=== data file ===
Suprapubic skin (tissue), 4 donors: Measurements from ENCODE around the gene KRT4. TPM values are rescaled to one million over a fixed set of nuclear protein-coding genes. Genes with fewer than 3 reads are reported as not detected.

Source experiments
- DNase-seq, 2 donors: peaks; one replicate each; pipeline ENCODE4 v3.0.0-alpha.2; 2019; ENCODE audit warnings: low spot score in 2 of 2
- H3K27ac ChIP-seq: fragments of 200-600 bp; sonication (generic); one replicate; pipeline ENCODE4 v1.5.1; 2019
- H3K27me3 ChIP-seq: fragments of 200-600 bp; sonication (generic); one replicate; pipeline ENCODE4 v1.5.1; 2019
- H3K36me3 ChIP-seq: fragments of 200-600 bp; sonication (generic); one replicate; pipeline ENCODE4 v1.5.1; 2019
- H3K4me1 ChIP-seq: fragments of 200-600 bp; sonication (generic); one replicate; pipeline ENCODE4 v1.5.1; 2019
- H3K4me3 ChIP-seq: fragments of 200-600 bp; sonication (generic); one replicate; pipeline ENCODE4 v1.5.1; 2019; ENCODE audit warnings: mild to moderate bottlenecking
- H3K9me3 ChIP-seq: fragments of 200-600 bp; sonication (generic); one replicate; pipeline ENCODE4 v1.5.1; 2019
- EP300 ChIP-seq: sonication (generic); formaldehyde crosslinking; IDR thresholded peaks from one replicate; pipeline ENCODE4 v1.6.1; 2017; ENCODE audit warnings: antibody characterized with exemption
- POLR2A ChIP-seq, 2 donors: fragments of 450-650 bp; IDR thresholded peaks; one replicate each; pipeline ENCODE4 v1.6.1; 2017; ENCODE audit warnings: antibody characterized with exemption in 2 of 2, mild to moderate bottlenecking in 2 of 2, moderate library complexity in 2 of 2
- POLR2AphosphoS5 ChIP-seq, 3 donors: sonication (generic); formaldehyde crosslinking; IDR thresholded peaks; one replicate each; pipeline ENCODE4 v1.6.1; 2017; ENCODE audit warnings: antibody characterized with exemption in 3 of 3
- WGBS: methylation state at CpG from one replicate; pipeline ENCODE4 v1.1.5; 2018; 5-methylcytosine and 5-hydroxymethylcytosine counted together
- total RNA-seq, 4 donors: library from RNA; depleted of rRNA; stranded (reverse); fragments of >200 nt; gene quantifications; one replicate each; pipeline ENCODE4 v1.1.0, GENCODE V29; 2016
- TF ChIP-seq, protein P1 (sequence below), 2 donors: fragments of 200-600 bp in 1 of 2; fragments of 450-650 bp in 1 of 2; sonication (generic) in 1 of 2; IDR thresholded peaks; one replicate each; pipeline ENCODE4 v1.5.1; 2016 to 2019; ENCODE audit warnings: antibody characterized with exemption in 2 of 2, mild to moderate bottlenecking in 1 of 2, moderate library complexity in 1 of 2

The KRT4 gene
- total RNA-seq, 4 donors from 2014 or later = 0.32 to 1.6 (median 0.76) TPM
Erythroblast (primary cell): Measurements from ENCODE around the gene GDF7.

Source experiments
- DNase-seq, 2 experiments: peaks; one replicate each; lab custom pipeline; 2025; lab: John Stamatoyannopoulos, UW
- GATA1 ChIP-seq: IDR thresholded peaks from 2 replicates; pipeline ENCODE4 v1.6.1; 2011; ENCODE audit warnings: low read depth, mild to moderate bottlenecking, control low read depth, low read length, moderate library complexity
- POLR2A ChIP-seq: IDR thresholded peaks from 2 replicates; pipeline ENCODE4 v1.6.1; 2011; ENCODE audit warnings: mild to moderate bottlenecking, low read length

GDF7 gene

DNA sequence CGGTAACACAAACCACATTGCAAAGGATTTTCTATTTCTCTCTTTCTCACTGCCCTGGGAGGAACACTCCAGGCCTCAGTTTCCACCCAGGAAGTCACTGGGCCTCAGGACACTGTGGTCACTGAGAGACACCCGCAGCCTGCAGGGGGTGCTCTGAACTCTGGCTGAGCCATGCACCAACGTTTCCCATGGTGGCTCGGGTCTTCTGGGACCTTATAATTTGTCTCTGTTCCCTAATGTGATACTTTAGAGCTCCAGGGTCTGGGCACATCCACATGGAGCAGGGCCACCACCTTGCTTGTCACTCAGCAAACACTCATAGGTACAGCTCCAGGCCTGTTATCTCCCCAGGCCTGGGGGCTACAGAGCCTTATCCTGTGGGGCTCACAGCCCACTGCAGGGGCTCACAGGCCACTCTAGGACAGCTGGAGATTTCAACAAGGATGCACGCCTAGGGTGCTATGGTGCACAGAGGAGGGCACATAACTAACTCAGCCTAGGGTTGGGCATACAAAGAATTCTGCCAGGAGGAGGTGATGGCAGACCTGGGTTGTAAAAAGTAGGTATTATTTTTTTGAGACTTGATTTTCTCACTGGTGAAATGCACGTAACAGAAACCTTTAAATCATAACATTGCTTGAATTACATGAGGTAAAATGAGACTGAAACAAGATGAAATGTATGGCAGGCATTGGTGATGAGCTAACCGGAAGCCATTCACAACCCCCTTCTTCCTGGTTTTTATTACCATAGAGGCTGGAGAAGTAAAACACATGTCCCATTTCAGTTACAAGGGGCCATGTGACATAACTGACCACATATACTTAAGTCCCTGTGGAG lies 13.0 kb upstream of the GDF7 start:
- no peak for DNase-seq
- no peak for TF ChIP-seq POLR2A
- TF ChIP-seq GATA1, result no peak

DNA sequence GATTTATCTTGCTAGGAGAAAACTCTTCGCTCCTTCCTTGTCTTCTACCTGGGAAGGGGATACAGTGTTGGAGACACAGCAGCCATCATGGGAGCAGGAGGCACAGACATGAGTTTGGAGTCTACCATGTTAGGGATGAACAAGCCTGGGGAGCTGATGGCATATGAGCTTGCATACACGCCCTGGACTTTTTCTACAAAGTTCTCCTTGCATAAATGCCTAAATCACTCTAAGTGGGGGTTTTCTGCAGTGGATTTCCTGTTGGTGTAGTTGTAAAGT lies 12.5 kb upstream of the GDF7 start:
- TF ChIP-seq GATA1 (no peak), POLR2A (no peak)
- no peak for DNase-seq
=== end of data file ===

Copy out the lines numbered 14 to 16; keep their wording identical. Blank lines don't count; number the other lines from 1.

- total RNA-seq, 4 donors: library from RNA; depleted of rRNA; stranded (reverse); fragments of >200 nt; gene quantifications; one replicate each; pipeline ENCODE4 v1.1.0, GENCODE V29; 2016
- TF ChIP-seq, protein P1 (sequence below), 2 donors: fragments of 200-600 bp in 1 of 2; fragments of 450-650 bp in 1 of 2; sonication (generic) in 1 of 2; IDR thresholded peaks; one replicate each; pipeline ENCODE4 v1.5.1; 2016 to 2019; ENCODE audit warnings: antibody characterized with exemption in 2 of 2, mild to moderate bottlenecking in 1 of 2, moderate library complexity in 1 of 2

The KRT4 gene